## 2.0. IntroductionIn everyday life, numbers are easy to identify. They're 3:00 P.M., as in the current time, or $1.29, as in the cost of a pint of milk. Maybe they're like Π, the ratio of the circumference to the diameter of a circle. They can be pretty large, like Avogadro's number, which is about 6 x 10 However, PHP doesn't treat all these numbers as "numbers." Instead, it breaks them down into two groups: integers and floating-point numbers. Integers are whole numbers, such as -4, 0, 5, and 1,975. Floating-point numbers are decimal numbers, such as -1.23, 0.0, 3.14159, and 9.9999999999. Conveniently, most of the time PHP doesn't make you worry about the differences between the two because it automatically converts integers to floating-point numbers and floating-point numbers to integers. This conveniently allows you to ignore the underlying details. It also means However, sometimes this blissful ignorance can cause trouble. First, numbers can't be infinitely large or small; there's a minimum size of 2.2e-308 and a maximum size of about 1.8e308.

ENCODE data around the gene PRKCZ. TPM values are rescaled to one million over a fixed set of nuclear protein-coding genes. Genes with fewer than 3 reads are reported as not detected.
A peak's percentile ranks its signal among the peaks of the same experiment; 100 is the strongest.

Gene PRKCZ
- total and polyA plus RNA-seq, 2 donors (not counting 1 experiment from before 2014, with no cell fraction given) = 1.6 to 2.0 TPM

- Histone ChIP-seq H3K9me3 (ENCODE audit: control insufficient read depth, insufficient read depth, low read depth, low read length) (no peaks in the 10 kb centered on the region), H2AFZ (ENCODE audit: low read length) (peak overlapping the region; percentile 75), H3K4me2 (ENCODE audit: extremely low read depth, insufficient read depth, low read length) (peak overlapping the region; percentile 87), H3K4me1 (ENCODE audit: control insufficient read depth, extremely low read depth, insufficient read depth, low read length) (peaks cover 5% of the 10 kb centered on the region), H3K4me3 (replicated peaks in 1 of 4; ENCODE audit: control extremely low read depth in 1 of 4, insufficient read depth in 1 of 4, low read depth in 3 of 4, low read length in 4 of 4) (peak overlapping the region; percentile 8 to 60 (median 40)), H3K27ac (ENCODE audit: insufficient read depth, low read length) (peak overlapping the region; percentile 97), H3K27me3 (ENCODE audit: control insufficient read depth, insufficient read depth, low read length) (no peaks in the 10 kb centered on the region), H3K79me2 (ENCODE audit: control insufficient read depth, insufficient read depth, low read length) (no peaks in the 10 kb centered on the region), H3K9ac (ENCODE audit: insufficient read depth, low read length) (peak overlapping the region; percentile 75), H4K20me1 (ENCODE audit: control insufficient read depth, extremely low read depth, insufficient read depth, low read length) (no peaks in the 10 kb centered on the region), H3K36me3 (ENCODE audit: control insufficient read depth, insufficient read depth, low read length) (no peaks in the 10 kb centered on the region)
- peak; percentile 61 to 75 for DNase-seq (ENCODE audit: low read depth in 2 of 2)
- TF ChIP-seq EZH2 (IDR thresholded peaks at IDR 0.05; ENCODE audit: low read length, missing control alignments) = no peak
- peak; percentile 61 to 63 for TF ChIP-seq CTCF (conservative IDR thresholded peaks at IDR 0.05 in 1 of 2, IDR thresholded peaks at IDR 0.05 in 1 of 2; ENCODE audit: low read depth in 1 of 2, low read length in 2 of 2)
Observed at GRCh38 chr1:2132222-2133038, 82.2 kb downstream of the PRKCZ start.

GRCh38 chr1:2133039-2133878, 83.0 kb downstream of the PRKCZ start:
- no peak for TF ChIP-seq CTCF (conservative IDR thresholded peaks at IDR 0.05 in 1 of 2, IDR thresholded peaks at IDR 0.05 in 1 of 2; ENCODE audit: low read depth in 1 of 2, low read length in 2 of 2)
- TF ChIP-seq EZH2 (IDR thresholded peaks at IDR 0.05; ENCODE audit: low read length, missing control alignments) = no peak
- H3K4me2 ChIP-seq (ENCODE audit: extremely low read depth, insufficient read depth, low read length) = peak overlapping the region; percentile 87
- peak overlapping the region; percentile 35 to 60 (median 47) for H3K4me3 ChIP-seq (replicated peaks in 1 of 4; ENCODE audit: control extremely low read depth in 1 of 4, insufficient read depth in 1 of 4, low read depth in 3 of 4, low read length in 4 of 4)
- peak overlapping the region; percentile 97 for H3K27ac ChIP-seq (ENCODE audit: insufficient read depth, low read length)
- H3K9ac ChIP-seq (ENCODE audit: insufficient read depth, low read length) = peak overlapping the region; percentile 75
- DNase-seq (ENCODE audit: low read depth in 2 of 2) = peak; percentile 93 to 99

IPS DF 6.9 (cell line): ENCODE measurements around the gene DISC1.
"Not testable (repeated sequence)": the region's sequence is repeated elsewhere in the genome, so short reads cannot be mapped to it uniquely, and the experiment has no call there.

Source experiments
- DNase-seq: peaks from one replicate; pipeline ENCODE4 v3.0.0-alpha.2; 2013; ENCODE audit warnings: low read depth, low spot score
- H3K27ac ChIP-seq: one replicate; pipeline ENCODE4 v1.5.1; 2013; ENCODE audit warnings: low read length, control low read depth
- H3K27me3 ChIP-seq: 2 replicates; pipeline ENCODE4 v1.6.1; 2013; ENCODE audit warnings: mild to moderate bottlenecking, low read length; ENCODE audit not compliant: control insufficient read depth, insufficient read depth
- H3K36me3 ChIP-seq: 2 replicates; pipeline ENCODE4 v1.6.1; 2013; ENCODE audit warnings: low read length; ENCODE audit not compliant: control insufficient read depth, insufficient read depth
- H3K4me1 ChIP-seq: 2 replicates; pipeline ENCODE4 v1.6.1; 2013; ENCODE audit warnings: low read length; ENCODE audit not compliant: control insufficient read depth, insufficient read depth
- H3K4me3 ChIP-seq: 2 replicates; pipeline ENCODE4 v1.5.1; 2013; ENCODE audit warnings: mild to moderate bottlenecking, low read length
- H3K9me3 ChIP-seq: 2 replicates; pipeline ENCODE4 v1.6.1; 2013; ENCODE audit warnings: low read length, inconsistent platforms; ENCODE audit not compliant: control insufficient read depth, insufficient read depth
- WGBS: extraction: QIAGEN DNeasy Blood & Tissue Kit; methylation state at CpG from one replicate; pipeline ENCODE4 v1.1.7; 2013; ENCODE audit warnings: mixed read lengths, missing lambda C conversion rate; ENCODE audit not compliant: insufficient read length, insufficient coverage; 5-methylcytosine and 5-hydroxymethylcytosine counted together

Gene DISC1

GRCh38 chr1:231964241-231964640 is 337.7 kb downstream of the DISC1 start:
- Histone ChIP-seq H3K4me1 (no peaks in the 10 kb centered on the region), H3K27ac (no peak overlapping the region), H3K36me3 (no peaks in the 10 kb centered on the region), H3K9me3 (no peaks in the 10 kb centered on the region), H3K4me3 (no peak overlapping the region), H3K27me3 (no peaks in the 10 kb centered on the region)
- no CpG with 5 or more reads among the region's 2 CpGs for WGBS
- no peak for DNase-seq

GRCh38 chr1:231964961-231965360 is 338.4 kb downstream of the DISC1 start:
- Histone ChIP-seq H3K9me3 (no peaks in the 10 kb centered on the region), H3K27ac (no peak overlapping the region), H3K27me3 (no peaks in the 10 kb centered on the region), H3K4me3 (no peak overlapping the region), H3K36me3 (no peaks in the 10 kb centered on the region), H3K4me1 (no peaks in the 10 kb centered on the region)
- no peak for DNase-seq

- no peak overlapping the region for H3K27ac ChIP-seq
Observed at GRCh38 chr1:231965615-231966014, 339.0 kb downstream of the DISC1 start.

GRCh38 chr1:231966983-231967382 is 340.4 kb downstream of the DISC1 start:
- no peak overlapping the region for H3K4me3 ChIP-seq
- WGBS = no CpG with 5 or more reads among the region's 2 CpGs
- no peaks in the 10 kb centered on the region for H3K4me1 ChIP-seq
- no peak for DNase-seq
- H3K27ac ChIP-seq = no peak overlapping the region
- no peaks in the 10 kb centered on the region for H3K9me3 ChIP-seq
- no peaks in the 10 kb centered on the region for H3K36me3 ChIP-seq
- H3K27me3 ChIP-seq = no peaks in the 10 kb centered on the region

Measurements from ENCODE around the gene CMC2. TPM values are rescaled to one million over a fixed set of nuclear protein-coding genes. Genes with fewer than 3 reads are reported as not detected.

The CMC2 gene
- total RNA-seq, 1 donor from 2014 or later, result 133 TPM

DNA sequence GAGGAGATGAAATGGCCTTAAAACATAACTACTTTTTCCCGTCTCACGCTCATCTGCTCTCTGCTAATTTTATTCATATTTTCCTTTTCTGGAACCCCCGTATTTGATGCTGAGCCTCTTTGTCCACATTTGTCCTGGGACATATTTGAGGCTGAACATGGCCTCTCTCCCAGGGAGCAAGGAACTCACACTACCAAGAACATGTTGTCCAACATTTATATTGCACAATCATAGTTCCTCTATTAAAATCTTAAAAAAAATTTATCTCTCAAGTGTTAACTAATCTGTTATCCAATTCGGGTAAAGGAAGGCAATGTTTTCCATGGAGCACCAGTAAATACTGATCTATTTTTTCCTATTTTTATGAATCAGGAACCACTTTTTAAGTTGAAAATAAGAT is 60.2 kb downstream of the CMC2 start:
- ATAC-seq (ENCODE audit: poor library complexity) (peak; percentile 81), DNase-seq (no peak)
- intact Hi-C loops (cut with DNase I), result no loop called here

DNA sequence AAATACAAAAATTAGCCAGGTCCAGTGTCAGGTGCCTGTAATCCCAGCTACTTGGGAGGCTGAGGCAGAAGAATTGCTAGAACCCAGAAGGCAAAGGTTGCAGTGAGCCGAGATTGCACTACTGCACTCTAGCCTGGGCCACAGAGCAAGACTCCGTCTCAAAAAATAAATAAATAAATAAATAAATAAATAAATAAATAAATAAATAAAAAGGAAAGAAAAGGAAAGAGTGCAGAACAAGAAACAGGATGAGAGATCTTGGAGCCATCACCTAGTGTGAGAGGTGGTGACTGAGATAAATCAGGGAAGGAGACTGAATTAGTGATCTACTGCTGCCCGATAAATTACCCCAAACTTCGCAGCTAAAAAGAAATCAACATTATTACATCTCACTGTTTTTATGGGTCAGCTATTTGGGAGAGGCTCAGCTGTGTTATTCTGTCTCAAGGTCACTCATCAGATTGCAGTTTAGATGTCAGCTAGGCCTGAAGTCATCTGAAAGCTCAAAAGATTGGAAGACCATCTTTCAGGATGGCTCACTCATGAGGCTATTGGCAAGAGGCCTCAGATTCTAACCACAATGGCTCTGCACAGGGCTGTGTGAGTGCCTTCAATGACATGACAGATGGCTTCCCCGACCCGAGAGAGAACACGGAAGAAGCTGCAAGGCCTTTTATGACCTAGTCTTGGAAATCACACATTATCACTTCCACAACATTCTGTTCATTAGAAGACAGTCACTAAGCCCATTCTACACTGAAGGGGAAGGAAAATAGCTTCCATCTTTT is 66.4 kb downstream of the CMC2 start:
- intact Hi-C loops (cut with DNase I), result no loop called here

Next, floating-point numbers aren't guaranteed to be exactly correct but only correct plus or minus a small amount. This amount is small enough for most occasions, but you can end up with problems in certain instances. For instance, humans automatically convert 6 followed by an endless string of 9s after the decimal point to 7, but PHP thinks it's 6 with a bunch of 9s. Therefore, if you ask PHP for the integer value of that number, it returns 6, not 7. For similar reasons, if the digit located in the 200th decimal place is significant to you, don't use floating-point numbers'instead, use the BCMath and GMP libraries. But for most occasions, PHP behaves very nicely when playing with numbers and lets you treat them just as you do in real life. |

PHP Cookbook: Solutions and Examples for PHP Programmers

ISBN: 0596101015

EAN: 2147483647

EAN: 2147483647

Year: 2006

Pages: 445

Pages: 445

Authors: Adam Trachtenberg, David Sklar

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